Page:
Then things went all kablooey. The Emperor of Rome was defeated and captured by the Persians. He’d never see the west again. His son Gallienus (who was quite capable, screw you Gibbon) inherited the biggest crap sandwich ever. The western empire saw invasions from the Goths in Gaul, the Franks in the north, and a Persian king who was oh so very pleased with himself.

    Gallienus pretty much did everything by the book, but he only had resources to fight a war on one front. Spoiler: that means Italy. Gaul and Palmyra would have to deal. It appears Odenathus said, “hey, I know some guys. I’ll make some calls.” He assembled an army and defended Palmyra. Against the same Persian king who’d taken the Emperor hostage. He reclaimed most of the lands the Persians had taken in the war, and he even invaded Persia.

    Guess who never had to pay for his own drinks again. Yep, this guy.

    Odenathus then declared himself King of Palmyra. Gallienus had his hands full. so…OK, at least Palymra’s safe for now while he takes care of things at home. Everything’s hunky dory just as long as…oh, crap. Gallienus just got killed by his soldiers.

    Odenathus was also assassinated. Stories vary, but his wife Zenobia stepped in. Unlike the Romans, the “barbarians” were generally smart enough to know putting boys on the throne was a bad move. Odenathus’ son was far too young, so Zenobia took the title of regent. Then she declared herself Empress of the Palmyrene Empire and went conquering.

    Problem is, subsequent Emperors were tied up in western Europe, so there was little they could do. It wasn’t until Aurelian came in with a plan (and the mobile cavalry Gallienus invented) to put the pieces back together. The whole Aurelian/Zenobia fight would make a heck of a movie, but suffice it to say, they were both really sharp and had loyal armies behind them.

    Aurelian won, Palmyra was back in the band with a warning not to play long drum solos without permission, and Zenobia was taken back to Rome to be abased in a triumph. Then, like all usurpers, she was…wait. She wasn’t executed? In fact, it looks like Aurelian gave her a house within commuting distance of Rome and let her live out her life.

    Why? Here’s my hypothesis: Aurelian was a frontiersman. He’d been born outside the Empire, and like many provincials who’d worked their way out of poverty and barbarism through military service, he believed more strongly in Roman principles than many people born within the central Empire. Among those principals were a recognition of merit and a desire to make the best use of resources. Zenobia would have had *a network.* She knew people from China to Spain, and she ran a split Hellenic/Semitic empire with no real recorded dissent. Her talents were apparent, and I’m guessing Aurelian kept her close for consultation from time to time.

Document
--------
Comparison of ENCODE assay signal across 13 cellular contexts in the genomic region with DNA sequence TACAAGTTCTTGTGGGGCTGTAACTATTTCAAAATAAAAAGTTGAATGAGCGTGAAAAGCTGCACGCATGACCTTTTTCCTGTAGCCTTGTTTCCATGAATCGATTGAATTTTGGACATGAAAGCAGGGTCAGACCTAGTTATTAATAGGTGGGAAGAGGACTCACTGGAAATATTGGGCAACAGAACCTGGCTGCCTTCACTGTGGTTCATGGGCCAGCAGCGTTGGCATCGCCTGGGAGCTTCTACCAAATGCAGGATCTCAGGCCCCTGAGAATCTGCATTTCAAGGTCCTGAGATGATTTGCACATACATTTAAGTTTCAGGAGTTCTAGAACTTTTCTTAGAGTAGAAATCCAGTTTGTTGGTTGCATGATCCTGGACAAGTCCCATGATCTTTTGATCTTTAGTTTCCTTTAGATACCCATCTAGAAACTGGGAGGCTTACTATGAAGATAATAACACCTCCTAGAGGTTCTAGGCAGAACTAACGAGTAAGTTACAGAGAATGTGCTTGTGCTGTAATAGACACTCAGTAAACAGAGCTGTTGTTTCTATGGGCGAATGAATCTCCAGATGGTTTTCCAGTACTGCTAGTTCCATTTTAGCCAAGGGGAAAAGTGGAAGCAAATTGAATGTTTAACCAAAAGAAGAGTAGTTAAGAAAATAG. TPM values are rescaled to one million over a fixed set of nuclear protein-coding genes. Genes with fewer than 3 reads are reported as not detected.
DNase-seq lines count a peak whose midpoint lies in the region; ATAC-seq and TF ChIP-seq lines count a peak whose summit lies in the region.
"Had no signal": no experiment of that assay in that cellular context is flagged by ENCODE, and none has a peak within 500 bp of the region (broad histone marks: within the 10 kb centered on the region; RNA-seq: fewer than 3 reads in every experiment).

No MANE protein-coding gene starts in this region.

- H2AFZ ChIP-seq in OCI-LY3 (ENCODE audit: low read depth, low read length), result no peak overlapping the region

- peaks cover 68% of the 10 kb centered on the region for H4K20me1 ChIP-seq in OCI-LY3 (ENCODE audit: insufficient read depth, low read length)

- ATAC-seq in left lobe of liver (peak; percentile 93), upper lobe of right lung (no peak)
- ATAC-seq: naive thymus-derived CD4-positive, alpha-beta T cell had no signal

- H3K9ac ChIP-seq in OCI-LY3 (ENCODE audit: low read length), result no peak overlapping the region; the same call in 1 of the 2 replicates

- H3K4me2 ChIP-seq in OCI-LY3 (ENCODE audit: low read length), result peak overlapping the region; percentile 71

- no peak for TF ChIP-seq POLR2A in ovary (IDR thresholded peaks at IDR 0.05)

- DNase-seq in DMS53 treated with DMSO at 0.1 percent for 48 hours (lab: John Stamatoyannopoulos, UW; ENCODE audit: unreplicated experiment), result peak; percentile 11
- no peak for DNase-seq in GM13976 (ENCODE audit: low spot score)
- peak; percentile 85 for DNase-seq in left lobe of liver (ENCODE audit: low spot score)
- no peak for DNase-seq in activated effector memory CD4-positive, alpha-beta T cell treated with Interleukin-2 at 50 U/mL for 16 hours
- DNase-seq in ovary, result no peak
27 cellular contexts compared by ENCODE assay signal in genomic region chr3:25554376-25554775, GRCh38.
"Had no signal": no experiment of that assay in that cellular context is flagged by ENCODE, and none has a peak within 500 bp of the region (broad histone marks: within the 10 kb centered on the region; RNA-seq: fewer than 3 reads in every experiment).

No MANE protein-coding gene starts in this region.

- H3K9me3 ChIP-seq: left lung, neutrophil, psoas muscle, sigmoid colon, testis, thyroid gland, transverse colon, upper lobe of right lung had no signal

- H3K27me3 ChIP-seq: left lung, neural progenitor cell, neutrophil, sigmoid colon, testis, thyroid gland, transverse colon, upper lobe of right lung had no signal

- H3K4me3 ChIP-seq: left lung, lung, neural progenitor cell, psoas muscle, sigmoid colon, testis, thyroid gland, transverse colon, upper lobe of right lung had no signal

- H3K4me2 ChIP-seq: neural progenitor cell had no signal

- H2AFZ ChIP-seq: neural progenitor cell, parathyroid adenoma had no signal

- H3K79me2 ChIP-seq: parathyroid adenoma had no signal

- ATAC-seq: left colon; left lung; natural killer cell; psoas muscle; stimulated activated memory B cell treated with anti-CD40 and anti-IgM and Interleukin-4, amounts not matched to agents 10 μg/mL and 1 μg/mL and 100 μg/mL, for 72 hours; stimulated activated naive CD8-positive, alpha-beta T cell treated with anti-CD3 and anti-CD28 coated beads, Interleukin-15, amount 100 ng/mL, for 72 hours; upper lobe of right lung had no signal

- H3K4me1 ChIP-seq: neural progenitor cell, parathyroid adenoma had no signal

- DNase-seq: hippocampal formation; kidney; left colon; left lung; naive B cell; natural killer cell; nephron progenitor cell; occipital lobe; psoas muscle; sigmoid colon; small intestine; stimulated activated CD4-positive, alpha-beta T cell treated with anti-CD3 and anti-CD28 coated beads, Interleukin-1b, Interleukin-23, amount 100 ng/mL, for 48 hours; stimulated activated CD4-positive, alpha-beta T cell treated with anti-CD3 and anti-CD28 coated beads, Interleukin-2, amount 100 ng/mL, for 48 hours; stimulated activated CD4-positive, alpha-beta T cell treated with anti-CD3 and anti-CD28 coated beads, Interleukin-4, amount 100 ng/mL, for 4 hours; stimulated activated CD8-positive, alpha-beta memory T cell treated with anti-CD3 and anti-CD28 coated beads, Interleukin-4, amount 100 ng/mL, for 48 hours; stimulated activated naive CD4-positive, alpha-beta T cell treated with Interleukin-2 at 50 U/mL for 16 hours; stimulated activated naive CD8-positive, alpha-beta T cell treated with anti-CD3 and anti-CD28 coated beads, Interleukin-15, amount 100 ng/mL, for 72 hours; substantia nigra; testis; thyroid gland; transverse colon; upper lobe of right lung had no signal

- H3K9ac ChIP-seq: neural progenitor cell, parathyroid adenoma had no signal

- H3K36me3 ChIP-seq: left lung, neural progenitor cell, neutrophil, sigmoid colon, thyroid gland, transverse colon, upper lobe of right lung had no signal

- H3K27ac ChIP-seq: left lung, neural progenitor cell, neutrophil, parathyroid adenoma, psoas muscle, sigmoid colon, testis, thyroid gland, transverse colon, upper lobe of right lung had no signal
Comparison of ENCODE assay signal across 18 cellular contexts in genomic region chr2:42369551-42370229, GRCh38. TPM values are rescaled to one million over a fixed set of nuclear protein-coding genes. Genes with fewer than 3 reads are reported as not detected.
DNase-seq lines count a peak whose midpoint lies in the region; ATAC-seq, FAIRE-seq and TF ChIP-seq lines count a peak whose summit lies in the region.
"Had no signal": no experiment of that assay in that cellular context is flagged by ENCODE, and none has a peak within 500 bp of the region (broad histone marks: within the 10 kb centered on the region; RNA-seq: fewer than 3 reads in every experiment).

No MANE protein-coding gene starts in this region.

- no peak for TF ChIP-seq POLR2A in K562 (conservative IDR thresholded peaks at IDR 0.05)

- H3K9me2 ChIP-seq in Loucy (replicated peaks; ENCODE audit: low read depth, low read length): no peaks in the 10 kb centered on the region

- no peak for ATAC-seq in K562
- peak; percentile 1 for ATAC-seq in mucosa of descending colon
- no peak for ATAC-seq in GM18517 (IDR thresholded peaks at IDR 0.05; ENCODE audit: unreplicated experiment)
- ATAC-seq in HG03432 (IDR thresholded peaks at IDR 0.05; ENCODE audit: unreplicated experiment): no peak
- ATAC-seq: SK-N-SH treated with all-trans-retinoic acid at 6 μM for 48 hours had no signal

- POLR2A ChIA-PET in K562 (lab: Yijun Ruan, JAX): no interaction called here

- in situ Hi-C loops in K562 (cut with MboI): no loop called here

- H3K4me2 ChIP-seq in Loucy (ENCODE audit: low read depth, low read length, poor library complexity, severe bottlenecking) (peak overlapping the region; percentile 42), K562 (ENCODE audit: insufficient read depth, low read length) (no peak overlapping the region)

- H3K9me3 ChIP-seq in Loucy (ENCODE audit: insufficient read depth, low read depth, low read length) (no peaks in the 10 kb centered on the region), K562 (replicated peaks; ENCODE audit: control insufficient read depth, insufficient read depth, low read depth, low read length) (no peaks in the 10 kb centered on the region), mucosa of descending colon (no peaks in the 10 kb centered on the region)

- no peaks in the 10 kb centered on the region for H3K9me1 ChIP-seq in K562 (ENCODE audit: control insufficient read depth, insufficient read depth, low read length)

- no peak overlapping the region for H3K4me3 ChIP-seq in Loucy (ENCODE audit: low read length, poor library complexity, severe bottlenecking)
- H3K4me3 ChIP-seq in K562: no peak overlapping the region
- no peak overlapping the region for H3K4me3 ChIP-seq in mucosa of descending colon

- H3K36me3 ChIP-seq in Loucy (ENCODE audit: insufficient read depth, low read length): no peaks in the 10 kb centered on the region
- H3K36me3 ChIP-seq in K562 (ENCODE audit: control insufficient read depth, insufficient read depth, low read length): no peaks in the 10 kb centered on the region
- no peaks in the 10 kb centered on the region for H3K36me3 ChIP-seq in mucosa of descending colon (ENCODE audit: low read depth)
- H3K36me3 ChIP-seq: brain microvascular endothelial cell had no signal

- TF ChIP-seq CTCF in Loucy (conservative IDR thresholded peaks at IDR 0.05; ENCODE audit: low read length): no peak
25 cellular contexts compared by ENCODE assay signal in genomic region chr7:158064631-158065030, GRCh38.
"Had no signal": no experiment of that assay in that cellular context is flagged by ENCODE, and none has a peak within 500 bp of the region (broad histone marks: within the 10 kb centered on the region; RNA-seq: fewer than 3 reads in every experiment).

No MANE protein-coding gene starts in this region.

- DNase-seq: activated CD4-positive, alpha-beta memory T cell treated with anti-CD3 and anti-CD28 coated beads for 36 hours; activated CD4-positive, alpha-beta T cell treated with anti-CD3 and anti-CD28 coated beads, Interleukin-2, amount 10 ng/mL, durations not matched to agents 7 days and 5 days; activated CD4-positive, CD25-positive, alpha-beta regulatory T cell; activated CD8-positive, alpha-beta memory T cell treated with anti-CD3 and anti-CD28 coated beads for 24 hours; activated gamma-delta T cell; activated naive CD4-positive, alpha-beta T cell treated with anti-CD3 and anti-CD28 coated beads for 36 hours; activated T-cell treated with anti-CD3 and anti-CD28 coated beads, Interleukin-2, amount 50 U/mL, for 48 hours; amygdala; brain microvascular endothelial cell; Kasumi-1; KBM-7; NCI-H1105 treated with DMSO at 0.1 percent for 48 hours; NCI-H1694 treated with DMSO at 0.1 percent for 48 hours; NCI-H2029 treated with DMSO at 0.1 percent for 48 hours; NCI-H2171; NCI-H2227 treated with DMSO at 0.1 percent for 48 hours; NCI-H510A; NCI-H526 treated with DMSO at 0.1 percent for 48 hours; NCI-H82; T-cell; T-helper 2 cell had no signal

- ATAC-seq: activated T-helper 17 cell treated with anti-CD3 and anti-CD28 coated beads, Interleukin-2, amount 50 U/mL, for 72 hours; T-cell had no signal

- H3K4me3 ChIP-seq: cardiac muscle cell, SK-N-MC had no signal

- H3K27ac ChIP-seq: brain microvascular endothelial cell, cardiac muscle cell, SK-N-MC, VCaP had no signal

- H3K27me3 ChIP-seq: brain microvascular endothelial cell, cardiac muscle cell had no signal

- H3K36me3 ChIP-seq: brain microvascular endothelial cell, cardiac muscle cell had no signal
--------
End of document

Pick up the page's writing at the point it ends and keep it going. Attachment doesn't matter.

13. defeated dacia king Decebal cut his own throat rather to be taken alive.

  14. In regards to Hasdrubal, which one are you referring to? Hannibal’s brother? There are many, just as there are many Scipio’s. Gets confusing.

  15. Because Caesar was frustrated that a small village of indomitable Gauls refused to surrender

  16. Julius Caesar’s reputation for being magnanimous is somewhat overblown.

    He could certainly be magnanimous when the enemies were fellow Romans, and there was a political benefit to be mined from it, but if the enemies were foreign and there was no political benefit from showing mercy, or he instead benefitted from being ruthless…he was ruthless.

    There are plenty of examples of Caesar being brutal with his Gallic enemies. Avaricum for example, where a city of some 40,000 was put entirely to the sword, or the aftermath of Uxellodunum where Caesar ordered the hands of all the Gallic prisoners lopped off, before scattering those prisoners throughout Gaul, so they would be a demonstration of the price of raising one’s sword against Rome. Going father back in his career, he also was quite ruthless in his retaliation against the pirates who had held him for ransom. Execution for pirates was not necessarily a given, as Pompey for example famously spared many of the Cilician pirates following his suppression of them, pardonining those who had turned to piracy out of desperation due to poverty, and resettled them in cities. In short the execution of Vercingetorix was not really out of character for Caesar.

    It’s impossible to say of course what motivated the decision not to show clemency, as his thoughts on the matter were never recorded. I do recall watching a BBC documentary about Alesia ages ago where one of the historians on the programme speculated that Caesar probably knew Vercingetorix personally prior to the rebellion, as Caesar frequently met with tribal leaders during his campaigns & Vercingetorix was an important figure among the Arverni, who were also one of Gaul’s most powerful tribes. He posited that the reason for Vercingetorix’s execution my have been personal rather than political – that Caesar was angered that Vercingetorix had pulled the wool over his eyes. Again though, that was just speculation.